# Binding energy of hydrogen ion

• Antonija
In summary, the question asks for the binding energy of the second electron in a two-electron system with a lower charge nucleus, similar to a helium atom. The approach involves using hydrogen wavefunctions and solving for the potential, which includes the Coulomb potential between the electron and nucleus, as well as the potential between the two electrons. However, the integral with the wavefunction for the first electron is difficult to solve due to the presence of r12 in the denominator.
Antonija

## Homework Statement

The negative H− ion is a two-electron system like the He atom. How large is the binding energy of the second electron?

## Homework Equations

For hydrogen-like atoms we can use hydrogen wavefunctions so I did it here. First there is potential to be found and then, multipled with charge, it gives energy. Symbols: r2 is distance from second electron to nucleus, r12 is distance between first and second electron.

## The Attempt at a Solution

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Potential is sum of Coulomb potential between one electron and nucleus, and potential between 2 electrons themselves:

Φ(r2)= -e/(4πε0) * 1/r2 + e/(4πε0) ∫ (Ψ1s(r1))2 /r12 d3r1
I know 1s wavefunction for hydrogen so when I write it, it is proportional to exp(-r1/a0)I can put it into my potential but I don't know how to solve integral with wavefunction, as I have r12 in denominator, which is equal to Ir1-r2II can use cosine law but still can't solve integral. I don't know how to behave with this in integral. Sorry if my equation writing is bad, I'm posting for the first time so still learning...

Antonija said:
For hydrogen-like atoms we can use hydrogen wavefunctions so I did it here.
Well, you do not have a hydrogen-like atom.
Your system has some similarity with a helium atom, but with a lower charge of the nucleus. You might be able to transfer some things from the helium system to the hydrogen atom, although I'm not sure how good that approximation will be. It does not look like the problem asks for a full solution of the two-electron wave function.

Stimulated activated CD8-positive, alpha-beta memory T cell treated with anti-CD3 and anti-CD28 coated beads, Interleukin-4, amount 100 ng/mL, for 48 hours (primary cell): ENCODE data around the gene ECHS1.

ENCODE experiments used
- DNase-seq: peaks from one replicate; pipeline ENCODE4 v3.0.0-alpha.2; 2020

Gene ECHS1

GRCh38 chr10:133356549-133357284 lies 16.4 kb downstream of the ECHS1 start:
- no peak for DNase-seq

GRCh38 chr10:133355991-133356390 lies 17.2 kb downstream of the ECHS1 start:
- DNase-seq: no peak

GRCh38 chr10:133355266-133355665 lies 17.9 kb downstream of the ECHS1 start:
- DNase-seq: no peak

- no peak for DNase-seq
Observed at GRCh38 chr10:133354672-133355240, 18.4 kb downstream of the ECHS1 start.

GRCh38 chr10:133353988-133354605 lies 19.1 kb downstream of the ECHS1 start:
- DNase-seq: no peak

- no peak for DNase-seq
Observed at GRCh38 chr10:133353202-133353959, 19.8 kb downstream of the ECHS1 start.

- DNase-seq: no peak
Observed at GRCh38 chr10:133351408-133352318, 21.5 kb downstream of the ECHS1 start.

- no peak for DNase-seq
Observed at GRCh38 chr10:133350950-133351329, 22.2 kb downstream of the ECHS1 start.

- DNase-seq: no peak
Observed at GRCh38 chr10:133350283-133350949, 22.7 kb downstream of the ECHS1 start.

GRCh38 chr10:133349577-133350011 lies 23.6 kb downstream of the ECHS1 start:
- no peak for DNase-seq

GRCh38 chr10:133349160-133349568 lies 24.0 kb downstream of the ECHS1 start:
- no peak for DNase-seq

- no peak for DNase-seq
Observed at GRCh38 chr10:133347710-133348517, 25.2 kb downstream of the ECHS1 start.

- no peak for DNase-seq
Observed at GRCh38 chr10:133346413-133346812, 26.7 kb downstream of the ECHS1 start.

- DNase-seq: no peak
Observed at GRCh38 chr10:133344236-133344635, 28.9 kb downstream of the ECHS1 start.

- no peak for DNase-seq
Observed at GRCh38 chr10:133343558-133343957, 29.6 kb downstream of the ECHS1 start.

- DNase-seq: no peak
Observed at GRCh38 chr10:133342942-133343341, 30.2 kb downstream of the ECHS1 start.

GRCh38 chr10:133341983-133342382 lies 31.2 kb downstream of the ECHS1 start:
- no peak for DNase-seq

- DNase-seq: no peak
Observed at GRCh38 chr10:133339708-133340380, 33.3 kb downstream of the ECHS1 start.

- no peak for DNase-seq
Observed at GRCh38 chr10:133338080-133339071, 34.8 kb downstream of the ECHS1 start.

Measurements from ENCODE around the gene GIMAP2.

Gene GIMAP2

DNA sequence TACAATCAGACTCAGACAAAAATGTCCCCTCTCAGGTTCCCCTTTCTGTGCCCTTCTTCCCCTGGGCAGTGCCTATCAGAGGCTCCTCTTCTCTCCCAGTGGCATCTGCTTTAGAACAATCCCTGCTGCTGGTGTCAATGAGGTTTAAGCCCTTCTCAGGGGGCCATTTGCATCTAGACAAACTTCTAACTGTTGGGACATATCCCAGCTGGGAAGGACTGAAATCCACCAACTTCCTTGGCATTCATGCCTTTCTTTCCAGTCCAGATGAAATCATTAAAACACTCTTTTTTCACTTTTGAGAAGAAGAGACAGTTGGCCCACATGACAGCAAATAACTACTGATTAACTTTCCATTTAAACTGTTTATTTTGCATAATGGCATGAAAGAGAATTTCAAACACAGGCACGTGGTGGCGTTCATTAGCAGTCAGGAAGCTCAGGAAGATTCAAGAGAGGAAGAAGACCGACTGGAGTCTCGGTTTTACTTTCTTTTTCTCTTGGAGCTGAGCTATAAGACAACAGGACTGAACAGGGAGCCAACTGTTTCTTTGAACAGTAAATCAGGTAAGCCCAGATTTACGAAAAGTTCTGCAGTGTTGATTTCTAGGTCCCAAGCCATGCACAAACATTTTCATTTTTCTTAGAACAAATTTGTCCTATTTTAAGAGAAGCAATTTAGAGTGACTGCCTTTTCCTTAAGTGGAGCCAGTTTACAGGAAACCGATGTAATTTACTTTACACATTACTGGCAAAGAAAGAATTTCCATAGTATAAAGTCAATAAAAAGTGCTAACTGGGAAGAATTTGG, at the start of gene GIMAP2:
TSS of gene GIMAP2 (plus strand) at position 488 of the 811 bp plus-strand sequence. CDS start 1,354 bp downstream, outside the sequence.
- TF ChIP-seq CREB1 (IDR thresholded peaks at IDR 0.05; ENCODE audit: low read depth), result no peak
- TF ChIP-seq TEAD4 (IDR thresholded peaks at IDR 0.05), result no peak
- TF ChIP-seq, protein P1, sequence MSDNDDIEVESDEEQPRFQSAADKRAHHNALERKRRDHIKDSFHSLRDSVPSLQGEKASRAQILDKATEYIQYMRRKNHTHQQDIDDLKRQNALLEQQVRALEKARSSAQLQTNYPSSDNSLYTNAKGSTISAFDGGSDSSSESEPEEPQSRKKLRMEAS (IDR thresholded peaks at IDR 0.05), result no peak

## 1. What is the binding energy of a hydrogen ion?

The binding energy of a hydrogen ion, also known as the ionization energy or ionization potential, is the minimum amount of energy needed to completely remove an electron from a hydrogen atom, resulting in a positively charged hydrogen ion (H+).

## 2. How is the binding energy of a hydrogen ion calculated?

The binding energy of a hydrogen ion can be calculated using the Rydberg formula, which takes into account the fundamental constants of nature and the charge of the electron and proton.

## 3. What is the significance of the binding energy of a hydrogen ion?

The binding energy of a hydrogen ion is an important concept in understanding the behavior of atoms and molecules. It helps explain the stability of atoms and the formation of chemical bonds between atoms to form molecules.

## 4. Does the binding energy of a hydrogen ion change with different energy levels?

Yes, the binding energy of a hydrogen ion varies depending on the energy level of the electron being removed. The higher the energy level, the higher the binding energy will be.

## 5. How does the binding energy of a hydrogen ion compare to other atoms?

The binding energy of a hydrogen ion is relatively low compared to other atoms, as it only has one electron in its outermost energy level. Atoms with more electrons have higher binding energies due to stronger interactions between the nucleus and electrons.

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